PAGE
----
“8+ MVP, 5+ All-Star, 2+ Starter, 0-2 Substitute, < 0 Replacement level player”

Based on this key alone, it would appear that Hayes is indeed correct, the pocket-protector-platoon has failed to value Pierre’s contributions properly as it ranks him as a mere substitute player, a scrub as he puts it.

You might have already noticed the problem: that helpful key is meant to be applied to a full year’s performance. The inclusion of MVP as a category should really have clued Hayes into that fact. Pierre has complied 1.4 WAR in a mere 262 plate appearances (PA), less than half of what would be considered a full season! According to WAR, if Pierre were to double his plate appearances over the remainder of the season, to end with 524 PA (a respectable if somewhat low total for a full season), he would produce 2.8 wins for his team and be considered a solid regular producer, even a minor star!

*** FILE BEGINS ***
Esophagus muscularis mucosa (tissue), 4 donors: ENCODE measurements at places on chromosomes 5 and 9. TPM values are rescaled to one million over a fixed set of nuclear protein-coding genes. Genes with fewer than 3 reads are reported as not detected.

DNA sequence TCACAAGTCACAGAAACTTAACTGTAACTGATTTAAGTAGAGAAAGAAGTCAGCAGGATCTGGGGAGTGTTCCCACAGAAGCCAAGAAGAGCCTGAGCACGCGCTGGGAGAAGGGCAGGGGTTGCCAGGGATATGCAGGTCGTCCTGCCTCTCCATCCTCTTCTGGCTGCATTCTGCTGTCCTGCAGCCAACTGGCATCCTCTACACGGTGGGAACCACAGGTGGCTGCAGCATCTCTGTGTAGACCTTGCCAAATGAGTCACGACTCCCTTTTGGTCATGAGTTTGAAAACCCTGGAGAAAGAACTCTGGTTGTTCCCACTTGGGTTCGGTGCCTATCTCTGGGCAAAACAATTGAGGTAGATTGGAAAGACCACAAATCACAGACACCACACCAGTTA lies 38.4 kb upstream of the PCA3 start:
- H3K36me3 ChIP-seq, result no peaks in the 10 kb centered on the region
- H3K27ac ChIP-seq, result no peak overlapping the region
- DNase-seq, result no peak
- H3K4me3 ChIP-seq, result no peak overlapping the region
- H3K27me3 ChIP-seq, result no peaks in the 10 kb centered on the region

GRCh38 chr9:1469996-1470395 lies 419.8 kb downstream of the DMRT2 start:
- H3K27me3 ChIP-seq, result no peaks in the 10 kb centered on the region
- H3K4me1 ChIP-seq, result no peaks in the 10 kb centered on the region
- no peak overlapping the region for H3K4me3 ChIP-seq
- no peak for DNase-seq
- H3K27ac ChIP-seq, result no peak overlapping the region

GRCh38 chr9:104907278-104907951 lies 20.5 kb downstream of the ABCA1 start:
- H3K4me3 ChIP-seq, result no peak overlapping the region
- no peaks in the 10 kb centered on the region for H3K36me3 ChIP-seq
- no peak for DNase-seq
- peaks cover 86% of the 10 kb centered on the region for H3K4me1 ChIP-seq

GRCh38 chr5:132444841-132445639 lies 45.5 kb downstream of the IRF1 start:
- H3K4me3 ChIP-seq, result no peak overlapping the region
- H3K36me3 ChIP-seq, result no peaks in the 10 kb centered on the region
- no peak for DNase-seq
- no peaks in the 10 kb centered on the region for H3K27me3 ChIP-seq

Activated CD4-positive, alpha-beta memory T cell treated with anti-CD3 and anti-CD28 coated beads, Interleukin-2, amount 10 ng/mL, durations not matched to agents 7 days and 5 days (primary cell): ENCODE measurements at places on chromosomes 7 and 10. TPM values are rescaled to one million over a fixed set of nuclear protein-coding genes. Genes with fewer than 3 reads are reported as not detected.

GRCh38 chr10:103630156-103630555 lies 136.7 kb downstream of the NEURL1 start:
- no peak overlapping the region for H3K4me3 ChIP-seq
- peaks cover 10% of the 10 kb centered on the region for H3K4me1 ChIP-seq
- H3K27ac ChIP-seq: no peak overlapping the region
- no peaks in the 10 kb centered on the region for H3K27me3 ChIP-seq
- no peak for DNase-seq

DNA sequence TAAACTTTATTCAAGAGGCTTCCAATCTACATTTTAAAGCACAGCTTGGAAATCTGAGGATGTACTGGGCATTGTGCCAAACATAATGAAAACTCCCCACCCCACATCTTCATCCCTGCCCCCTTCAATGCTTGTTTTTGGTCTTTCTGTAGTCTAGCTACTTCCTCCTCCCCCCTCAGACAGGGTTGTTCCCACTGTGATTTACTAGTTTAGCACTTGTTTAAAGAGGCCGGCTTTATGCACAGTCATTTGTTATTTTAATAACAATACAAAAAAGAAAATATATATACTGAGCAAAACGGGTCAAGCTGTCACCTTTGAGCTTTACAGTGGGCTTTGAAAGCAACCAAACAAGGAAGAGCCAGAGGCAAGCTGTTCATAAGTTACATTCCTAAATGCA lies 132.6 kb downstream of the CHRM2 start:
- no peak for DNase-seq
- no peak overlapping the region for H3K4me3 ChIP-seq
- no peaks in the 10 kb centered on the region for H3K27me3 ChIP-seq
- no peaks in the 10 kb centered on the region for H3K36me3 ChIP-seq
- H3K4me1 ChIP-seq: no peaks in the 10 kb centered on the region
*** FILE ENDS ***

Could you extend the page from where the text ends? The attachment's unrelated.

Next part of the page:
Quite simply, by failing to take the time to understand the sabermetric realm, Hayes compromised his own argument and, even more tragic, missed the chance to write a truly original piece that could have presented sabermetrics and “scrappy” baseball players as part of the same game. As all people who take the time to play, watch, write about, and discuss baseball are equally in love with the game, such a discussion would have been powerful and, perhaps, even therapeutic for the fragmented baseball public.

Friday, July 6, 2012

Hell-boy vs. BABIP

Jeremy Hellickson was plucked from high school by the Tampa Bay Rays in the fourth round of the 2005 draft. During his six years in the minor leagues he struck out 9.8 batters per nine innings, while walking 2.1. He racked up a superb 2.71 ERA and allowed only 7.4 hits per nine innings.